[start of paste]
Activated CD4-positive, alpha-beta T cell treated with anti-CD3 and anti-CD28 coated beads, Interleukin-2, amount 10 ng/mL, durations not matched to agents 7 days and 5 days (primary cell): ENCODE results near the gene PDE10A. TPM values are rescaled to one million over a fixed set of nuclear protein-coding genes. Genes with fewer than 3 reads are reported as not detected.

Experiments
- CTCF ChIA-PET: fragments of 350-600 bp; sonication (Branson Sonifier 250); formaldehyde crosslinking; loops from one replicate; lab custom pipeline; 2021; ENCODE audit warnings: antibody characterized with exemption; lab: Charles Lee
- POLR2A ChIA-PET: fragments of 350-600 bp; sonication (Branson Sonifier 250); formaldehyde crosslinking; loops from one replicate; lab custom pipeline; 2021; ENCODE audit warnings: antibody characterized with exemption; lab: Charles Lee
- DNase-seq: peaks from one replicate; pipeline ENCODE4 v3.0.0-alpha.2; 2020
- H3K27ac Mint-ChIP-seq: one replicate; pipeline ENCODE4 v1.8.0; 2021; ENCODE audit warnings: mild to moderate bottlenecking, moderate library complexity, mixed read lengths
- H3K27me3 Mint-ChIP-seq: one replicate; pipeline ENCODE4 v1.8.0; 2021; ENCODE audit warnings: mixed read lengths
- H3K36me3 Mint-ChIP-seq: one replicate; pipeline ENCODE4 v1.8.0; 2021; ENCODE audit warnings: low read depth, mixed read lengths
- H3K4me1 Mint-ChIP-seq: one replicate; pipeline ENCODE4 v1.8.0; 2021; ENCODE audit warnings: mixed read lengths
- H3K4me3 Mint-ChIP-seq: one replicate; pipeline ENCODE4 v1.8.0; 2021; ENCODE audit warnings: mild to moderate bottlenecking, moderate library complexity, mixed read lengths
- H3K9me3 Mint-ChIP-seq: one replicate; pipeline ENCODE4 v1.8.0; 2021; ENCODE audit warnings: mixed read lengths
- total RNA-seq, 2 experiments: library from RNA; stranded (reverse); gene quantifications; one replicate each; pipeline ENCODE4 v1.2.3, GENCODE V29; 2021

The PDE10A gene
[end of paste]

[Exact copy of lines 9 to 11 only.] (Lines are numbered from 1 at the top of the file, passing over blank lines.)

- H3K4me1 Mint-ChIP-seq: one replicate; pipeline ENCODE4 v1.8.0; 2021; ENCODE audit warnings: mixed read lengths
- H3K4me3 Mint-ChIP-seq: one replicate; pipeline ENCODE4 v1.8.0; 2021; ENCODE audit warnings: mild to moderate bottlenecking, moderate library complexity, mixed read lengths
- H3K9me3 Mint-ChIP-seq: one replicate; pipeline ENCODE4 v1.8.0; 2021; ENCODE audit warnings: mixed read lengths